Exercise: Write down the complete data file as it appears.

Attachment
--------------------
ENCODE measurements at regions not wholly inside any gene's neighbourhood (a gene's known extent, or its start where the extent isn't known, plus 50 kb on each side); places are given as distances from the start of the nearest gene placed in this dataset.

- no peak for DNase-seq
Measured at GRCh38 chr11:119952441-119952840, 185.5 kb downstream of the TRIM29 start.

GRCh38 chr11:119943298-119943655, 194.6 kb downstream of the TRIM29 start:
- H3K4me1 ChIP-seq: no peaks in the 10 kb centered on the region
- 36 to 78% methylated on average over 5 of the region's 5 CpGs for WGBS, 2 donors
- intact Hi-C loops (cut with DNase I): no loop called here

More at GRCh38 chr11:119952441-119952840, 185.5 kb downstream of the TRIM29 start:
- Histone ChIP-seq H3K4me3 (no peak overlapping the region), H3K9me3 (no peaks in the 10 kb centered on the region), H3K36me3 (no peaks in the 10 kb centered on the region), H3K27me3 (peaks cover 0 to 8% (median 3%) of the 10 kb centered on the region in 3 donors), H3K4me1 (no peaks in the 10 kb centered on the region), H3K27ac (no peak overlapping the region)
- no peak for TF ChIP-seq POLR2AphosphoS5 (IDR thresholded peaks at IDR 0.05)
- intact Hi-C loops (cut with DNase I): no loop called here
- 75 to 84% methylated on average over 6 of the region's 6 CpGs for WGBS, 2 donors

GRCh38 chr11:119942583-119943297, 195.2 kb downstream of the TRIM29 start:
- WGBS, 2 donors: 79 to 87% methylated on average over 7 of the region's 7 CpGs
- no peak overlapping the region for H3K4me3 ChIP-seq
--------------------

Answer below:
ENCODE measurements at regions not wholly inside any gene's neighbourhood (a gene's known extent, or its start where the extent isn't known, plus 50 kb on each side); places are given as distances from the start of the nearest gene placed in this dataset.

- no peak for DNase-seq
Measured at GRCh38 chr11:119952441-119952840, 185.5 kb downstream of the TRIM29 start.

GRCh38 chr11:119943298-119943655, 194.6 kb downstream of the TRIM29 start:
- H3K4me1 ChIP-seq: no peaks in the 10 kb centered on the region
- 36 to 78% methylated on average over 5 of the region's 5 CpGs for WGBS, 2 donors
- intact Hi-C loops (cut with DNase I): no loop called here

More at GRCh38 chr11:119952441-119952840, 185.5 kb downstream of the TRIM29 start:
- Histone ChIP-seq H3K4me3 (no peak overlapping the region), H3K9me3 (no peaks in the 10 kb centered on the region), H3K36me3 (no peaks in the 10 kb centered on the region), H3K27me3 (peaks cover 0 to 8% (median 3%) of the 10 kb centered on the region in 3 donors), H3K4me1 (no peaks in the 10 kb centered on the region), H3K27ac (no peak overlapping the region)
- no peak for TF ChIP-seq POLR2AphosphoS5 (IDR thresholded peaks at IDR 0.05)
- intact Hi-C loops (cut with DNase I): no loop called here
- 75 to 84% methylated on average over 6 of the region's 6 CpGs for WGBS, 2 donors

GRCh38 chr11:119942583-119943297, 195.2 kb downstream of the TRIM29 start:
- WGBS, 2 donors: 79 to 87% methylated on average over 7 of the region's 7 CpGs
- no peak overlapping the region for H3K4me3 ChIP-seq